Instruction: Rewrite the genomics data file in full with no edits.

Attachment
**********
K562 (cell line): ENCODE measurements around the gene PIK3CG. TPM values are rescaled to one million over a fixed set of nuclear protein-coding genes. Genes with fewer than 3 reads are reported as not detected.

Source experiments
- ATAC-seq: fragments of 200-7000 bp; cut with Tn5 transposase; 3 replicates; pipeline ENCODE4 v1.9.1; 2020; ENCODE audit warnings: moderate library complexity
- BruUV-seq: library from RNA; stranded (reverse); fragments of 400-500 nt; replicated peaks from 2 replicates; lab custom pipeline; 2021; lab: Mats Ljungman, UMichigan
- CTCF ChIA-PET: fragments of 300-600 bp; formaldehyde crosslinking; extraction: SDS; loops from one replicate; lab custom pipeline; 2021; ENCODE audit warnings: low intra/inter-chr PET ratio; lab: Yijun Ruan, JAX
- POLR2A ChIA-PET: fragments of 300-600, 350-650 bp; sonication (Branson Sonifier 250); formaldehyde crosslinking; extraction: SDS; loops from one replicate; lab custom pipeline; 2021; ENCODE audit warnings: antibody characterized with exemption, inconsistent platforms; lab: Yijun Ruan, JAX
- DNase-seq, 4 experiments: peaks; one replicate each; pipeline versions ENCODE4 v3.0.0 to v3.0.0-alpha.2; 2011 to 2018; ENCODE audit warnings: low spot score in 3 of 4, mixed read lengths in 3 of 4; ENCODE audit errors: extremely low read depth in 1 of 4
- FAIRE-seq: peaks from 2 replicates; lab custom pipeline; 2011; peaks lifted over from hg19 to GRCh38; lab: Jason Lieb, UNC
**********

K562 (cell line): ENCODE measurements around the gene PIK3CG. TPM values are rescaled to one million over a fixed set of nuclear protein-coding genes. Genes with fewer than 3 reads are reported as not detected.

Source experiments
- ATAC-seq: fragments of 200-7000 bp; cut with Tn5 transposase; 3 replicates; pipeline ENCODE4 v1.9.1; 2020; ENCODE audit warnings: moderate library complexity
- BruUV-seq: library from RNA; stranded (reverse); fragments of 400-500 nt; replicated peaks from 2 replicates; lab custom pipeline; 2021; lab: Mats Ljungman, UMichigan
- CTCF ChIA-PET: fragments of 300-600 bp; formaldehyde crosslinking; extraction: SDS; loops from one replicate; lab custom pipeline; 2021; ENCODE audit warnings: low intra/inter-chr PET ratio; lab: Yijun Ruan, JAX
- POLR2A ChIA-PET: fragments of 300-600, 350-650 bp; sonication (Branson Sonifier 250); formaldehyde crosslinking; extraction: SDS; loops from one replicate; lab custom pipeline; 2021; ENCODE audit warnings: antibody characterized with exemption, inconsistent platforms; lab: Yijun Ruan, JAX
- DNase-seq, 4 experiments: peaks; one replicate each; pipeline versions ENCODE4 v3.0.0 to v3.0.0-alpha.2; 2011 to 2018; ENCODE audit warnings: low spot score in 3 of 4, mixed read lengths in 3 of 4; ENCODE audit errors: extremely low read depth in 1 of 4
- FAIRE-seq: peaks from 2 replicates; lab custom pipeline; 2011; peaks lifted over from hg19 to GRCh38; lab: Jason Lieb, UNC